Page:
Many receivers would covet Kyle Rudolph’s hands.
Apparently, a mystery reporter coveted his gloves.
Rudolph relayed on Twitter Wednesday that a media member had requested his game-worn gloves after the Vikings’ playoff win over the Saints under the pretense that they’d be used to raise money for a charity. The tight end cooperated, signing the gloves to increase their value. Wednesday they popped up on eBay with no mention of a charity and were sold for $375.
I saw this.. it’s disappointing. A member of the media in the locker room after the game asked if he could have my gloves for a charity benefit, so I said of course and I will even sign them for you! Well he got me, sold on eBay 3 days later.. https://t.co/JCTO0OWM5n
— Kyle Rudolph (@KyleRudolph82) January 8, 2020
It didn’t take long for the saga to resolve once it spread on social media. While the perpetrator remains unnamed, the buyer of Rudolph’s gloves, collector Jason King, said on Twitter he would donate the gloves to the University of Minnesota Masonic Children’s Hospital, and he encouraged other fans to donate.
“Funny story that turned out good for the hospital,” Rudolph said Thursday.
Hey Jason, really cool of you to do this! @UMNChildrens will greatly appreciate it and I will make sure to get you my pair from this weekends game!
— Kyle Rudolph (@KyleRudolph82) January 8, 2020
Controversy aside, Rudolph’s gloves were in demand for good reason. Minutes before, he had snagged a game-winning overtime touchdown catch in the NFL Playoffs. It was without a doubt the biggest catch of the tight end’s career, and it utilized the tools that have made Rudolph a staple in the Vikings offense for nearly a decade. The 6-foot-6 tight end used his size — and perhaps a subtle pushoff — to create separation on the smaller corner P.J. Williams. And as he’s done so many times before, held onto the ball while tiptoeing in the back of the end zone.
“I played a lot of basketball in my life,” Rudolph said. “And they brought all-out pressure and Kirk gave me a chance, and I just go up and get the rebound. Go up and get it and make a play to help our team win.”
It was Rudolph’s 20th straight game without a drop.
THE OFFSEASON DRAMA
It was impossible to watch Rudolph’s touchdown without thinking back to the offseason that nearly signaled the end of his Vikings tenure.
With second-round pick Irv Smith Jr. under contract for the next four years, the Vikings in deep salary cap trouble and Rudolph’s deal expiring after the 2019 season, the veteran tight end’s future was as murky as it had ever been.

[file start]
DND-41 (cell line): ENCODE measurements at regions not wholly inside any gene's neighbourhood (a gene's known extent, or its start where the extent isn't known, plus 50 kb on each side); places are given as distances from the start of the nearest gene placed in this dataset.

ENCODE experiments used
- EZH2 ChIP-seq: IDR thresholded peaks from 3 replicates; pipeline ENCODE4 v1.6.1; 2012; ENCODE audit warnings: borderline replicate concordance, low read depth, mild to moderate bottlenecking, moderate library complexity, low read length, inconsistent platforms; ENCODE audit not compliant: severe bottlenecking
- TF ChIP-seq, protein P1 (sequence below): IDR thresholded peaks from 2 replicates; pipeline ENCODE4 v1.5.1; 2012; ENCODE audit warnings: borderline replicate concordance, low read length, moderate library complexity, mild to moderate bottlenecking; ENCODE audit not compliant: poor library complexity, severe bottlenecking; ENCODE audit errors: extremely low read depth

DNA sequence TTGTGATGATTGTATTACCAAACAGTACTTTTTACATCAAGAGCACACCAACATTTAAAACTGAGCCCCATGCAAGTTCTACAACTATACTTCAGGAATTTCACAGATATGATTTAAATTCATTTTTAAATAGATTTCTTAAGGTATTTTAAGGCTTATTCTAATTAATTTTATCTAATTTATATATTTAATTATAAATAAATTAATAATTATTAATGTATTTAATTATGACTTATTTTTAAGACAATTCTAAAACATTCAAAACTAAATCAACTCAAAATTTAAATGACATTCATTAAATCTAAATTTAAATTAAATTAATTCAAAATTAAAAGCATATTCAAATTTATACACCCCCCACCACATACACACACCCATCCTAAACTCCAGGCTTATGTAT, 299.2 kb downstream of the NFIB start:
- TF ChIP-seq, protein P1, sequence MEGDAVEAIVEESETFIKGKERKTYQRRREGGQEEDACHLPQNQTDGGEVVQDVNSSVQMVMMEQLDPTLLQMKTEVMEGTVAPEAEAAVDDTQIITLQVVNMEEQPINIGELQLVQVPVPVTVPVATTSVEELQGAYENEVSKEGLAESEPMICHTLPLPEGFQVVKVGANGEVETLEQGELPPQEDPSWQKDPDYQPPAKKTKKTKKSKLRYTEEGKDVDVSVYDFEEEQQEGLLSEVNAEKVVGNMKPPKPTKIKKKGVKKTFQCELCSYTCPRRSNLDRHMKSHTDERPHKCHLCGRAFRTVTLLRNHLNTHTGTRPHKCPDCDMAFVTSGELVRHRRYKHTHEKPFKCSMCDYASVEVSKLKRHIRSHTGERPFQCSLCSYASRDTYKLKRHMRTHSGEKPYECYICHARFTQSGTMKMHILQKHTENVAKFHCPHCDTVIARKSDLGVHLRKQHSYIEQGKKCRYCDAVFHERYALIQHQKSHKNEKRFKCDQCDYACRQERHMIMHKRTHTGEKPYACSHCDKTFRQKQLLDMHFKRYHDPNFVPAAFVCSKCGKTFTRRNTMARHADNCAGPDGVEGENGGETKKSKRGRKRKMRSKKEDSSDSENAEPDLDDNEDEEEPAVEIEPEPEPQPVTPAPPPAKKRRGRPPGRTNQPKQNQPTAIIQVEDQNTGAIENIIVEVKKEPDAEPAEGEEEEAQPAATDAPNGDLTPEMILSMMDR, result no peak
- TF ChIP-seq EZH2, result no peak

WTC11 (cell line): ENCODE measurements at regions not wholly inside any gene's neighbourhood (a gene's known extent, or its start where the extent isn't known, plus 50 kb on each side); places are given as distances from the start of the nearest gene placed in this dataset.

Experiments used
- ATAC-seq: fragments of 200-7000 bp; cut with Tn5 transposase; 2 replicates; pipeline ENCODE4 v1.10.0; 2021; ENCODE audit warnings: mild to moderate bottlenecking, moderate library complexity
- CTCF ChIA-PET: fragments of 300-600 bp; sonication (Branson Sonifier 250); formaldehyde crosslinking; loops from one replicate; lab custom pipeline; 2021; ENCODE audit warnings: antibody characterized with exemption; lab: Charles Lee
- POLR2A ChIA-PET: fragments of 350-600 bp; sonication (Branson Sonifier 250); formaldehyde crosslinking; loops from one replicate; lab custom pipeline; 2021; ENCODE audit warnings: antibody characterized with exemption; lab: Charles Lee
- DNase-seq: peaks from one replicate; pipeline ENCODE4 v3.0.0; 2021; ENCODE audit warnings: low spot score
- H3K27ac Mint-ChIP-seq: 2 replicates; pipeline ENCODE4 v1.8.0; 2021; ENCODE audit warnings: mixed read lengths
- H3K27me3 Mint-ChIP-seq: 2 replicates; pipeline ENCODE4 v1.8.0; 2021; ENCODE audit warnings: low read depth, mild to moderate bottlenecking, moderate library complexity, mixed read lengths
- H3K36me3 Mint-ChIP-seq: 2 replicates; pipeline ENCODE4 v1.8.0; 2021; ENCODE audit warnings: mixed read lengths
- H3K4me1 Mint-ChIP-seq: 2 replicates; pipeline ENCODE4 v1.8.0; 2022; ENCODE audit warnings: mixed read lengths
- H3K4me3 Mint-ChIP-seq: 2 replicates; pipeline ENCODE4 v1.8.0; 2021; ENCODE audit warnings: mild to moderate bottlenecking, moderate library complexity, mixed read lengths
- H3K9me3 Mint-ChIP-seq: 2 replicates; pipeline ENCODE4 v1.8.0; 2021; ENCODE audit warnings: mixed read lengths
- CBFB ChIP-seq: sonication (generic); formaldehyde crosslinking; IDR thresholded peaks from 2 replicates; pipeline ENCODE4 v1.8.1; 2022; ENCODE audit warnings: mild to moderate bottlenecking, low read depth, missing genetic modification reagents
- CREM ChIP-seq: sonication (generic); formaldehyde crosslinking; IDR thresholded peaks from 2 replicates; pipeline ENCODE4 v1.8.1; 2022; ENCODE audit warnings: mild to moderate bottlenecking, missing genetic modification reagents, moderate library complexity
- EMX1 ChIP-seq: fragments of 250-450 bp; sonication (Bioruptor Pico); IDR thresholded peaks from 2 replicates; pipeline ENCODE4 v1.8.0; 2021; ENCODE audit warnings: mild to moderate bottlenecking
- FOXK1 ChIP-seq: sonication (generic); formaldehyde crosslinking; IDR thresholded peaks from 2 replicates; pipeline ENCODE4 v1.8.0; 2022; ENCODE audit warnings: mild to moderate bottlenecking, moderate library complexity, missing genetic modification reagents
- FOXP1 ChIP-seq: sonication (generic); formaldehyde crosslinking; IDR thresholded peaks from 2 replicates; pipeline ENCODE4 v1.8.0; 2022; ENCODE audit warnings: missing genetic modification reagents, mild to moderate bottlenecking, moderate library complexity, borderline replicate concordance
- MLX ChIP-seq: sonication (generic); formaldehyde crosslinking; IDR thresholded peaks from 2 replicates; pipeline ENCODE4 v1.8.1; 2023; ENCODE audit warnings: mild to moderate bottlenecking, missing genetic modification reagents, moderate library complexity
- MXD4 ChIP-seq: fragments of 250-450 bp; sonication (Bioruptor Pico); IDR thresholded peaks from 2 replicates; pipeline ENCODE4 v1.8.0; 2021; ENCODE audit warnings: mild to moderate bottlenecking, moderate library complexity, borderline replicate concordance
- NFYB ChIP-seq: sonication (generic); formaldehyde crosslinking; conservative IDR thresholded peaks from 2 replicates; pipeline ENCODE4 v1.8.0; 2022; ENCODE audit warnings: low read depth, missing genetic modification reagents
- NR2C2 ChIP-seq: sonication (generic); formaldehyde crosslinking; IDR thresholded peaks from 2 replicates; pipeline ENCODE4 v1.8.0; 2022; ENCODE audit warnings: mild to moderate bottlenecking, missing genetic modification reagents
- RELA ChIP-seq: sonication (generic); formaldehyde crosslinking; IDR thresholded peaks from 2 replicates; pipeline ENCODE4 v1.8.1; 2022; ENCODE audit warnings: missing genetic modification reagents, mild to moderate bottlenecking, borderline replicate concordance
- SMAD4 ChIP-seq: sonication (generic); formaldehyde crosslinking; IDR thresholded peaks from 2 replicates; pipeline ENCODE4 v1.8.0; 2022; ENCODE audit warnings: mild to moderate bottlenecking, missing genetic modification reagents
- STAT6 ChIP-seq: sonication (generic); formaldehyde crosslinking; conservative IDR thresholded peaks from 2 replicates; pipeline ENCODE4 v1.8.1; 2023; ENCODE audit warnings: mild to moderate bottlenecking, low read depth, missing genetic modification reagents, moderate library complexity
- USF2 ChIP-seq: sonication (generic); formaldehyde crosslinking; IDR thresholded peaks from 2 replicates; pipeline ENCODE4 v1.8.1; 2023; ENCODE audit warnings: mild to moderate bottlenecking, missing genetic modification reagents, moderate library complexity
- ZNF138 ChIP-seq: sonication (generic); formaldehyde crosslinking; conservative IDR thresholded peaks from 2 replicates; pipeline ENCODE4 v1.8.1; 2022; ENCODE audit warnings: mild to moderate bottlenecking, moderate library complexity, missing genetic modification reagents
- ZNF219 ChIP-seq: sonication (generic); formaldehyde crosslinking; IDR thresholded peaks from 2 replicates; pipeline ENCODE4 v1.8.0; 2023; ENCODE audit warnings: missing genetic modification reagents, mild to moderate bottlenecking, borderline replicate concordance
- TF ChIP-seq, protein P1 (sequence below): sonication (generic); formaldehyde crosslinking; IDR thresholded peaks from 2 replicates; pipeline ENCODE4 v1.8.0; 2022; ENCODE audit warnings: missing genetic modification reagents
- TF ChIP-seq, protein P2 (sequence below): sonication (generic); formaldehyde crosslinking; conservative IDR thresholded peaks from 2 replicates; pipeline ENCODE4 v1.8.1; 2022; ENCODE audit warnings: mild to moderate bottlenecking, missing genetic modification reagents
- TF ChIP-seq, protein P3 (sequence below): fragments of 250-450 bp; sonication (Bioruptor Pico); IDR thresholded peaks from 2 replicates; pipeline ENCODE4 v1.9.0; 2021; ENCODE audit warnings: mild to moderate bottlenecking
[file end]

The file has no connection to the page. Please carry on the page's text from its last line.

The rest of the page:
Rudolph insisted to reporters that he would restructure his contract to help the team out financially. Minnesota was pressing up against the cap thanks to a flurry of offseason transactions designed around keeping its core intact. The Vikings went to great lengths to make things work with Anthony Barr and Everson Griffen, re-signing the former and restructuring the latter. Despite some media reports, they held on to their deep group of cornerbacks rather than trading one during the NFL Draft. They extended Adam Thielen to give him a raise after his career-best season. The gang was sticking together, and Rudolph wanted to remain a part of it.
After weeks of negotiations, Rudolph agreed to a four-year extension in early June that relieved the Vikings’ cap pressure and ensured Rudolph’s 2019 season in Minnesota. Given his dead cap number of $5.8 million this offseason, the team still holds leverage moving forward. But Rudolph was given the chance to return for a ninth year with the team, offering him hope of another playoff run with roughly the same group that came one win from a Super Bowl appearance in 2017.
“I’m certainly excited that this is behind us and now I can just focus on football,” Rudolph said at the time. “I can focus on being a leader of this football team and doing everything I can to make sure that we’re the first. That’s my only goal, I want to be a part of the first team to win a championship here. We got a taste of it two years ago. When we got close, you got a feel for how important that would be to this state, to this community, to this fan base.”
For a good portion of the season’s first half, it wasn’t clear how much of an impact Rudolph would have as he acted as a highly-compensated blocking tight end. Important, no doubt, but not a role to which Rudolph was accustomed. Through six games, he only had nine catches but stayed busy blocking for Dalvin Cook in the Vikings’ run-heavy offense. Through six weeks, he led the NFL in run-blocking reps, per Pro Football Focus, with 175.
“I’m focused on whatever my job is, and to this point my job has been blocking — blocking a lot,” Rudolph said after the first quarter of the season. “I go back to guys like Jim Kleinsasser and guys that I’ve been around in the past, Rhett Ellison, David Morgan, that have been stud blockers. I’m trying to do them proud. … For me, it’s a lot of fun because no one thinks I can block, so to go out there, to not give up a sack to Khalil Mack, and block Leonard Floyd, Clelin Ferrell, no one expects me to do that. Everyone knows I can run around and catch balls.”